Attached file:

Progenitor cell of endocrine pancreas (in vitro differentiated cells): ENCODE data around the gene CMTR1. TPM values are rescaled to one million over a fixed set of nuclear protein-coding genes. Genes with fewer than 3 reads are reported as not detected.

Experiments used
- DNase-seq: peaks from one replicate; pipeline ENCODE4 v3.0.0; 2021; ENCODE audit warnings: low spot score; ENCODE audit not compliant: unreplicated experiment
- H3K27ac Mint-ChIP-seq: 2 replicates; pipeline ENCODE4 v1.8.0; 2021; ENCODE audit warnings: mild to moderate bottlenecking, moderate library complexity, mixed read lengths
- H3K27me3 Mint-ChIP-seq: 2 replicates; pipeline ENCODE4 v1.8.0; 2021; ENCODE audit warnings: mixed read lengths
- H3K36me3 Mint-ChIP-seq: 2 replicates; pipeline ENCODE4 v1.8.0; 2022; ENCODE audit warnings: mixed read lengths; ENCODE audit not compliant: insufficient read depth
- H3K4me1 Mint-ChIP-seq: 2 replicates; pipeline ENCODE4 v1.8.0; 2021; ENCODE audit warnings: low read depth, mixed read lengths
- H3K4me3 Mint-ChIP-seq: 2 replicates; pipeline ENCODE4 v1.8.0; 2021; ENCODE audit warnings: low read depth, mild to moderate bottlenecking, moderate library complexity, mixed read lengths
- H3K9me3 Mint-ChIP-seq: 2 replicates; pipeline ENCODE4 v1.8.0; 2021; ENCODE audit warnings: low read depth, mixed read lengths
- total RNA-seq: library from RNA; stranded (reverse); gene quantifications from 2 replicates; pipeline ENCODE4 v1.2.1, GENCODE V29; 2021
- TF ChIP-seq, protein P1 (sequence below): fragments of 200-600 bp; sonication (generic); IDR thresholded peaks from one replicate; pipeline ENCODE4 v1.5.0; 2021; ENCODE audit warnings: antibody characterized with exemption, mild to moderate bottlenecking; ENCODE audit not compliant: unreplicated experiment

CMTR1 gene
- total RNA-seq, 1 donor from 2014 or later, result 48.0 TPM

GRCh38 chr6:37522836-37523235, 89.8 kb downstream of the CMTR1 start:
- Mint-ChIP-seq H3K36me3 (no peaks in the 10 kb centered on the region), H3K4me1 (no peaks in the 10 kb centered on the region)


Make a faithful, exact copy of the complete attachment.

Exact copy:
Progenitor cell of endocrine pancreas (in vitro differentiated cells): ENCODE data around the gene CMTR1. TPM values are rescaled to one million over a fixed set of nuclear protein-coding genes. Genes with fewer than 3 reads are reported as not detected.

Experiments used
- DNase-seq: peaks from one replicate; pipeline ENCODE4 v3.0.0; 2021; ENCODE audit warnings: low spot score; ENCODE audit not compliant: unreplicated experiment
- H3K27ac Mint-ChIP-seq: 2 replicates; pipeline ENCODE4 v1.8.0; 2021; ENCODE audit warnings: mild to moderate bottlenecking, moderate library complexity, mixed read lengths
- H3K27me3 Mint-ChIP-seq: 2 replicates; pipeline ENCODE4 v1.8.0; 2021; ENCODE audit warnings: mixed read lengths
- H3K36me3 Mint-ChIP-seq: 2 replicates; pipeline ENCODE4 v1.8.0; 2022; ENCODE audit warnings: mixed read lengths; ENCODE audit not compliant: insufficient read depth
- H3K4me1 Mint-ChIP-seq: 2 replicates; pipeline ENCODE4 v1.8.0; 2021; ENCODE audit warnings: low read depth, mixed read lengths
- H3K4me3 Mint-ChIP-seq: 2 replicates; pipeline ENCODE4 v1.8.0; 2021; ENCODE audit warnings: low read depth, mild to moderate bottlenecking, moderate library complexity, mixed read lengths
- H3K9me3 Mint-ChIP-seq: 2 replicates; pipeline ENCODE4 v1.8.0; 2021; ENCODE audit warnings: low read depth, mixed read lengths
- total RNA-seq: library from RNA; stranded (reverse); gene quantifications from 2 replicates; pipeline ENCODE4 v1.2.1, GENCODE V29; 2021
- TF ChIP-seq, protein P1 (sequence below): fragments of 200-600 bp; sonication (generic); IDR thresholded peaks from one replicate; pipeline ENCODE4 v1.5.0; 2021; ENCODE audit warnings: antibody characterized with exemption, mild to moderate bottlenecking; ENCODE audit not compliant: unreplicated experiment

CMTR1 gene
- total RNA-seq, 1 donor from 2014 or later, result 48.0 TPM

GRCh38 chr6:37522836-37523235, 89.8 kb downstream of the CMTR1 start:
- Mint-ChIP-seq H3K36me3 (no peaks in the 10 kb centered on the region), H3K4me1 (no peaks in the 10 kb centered on the region)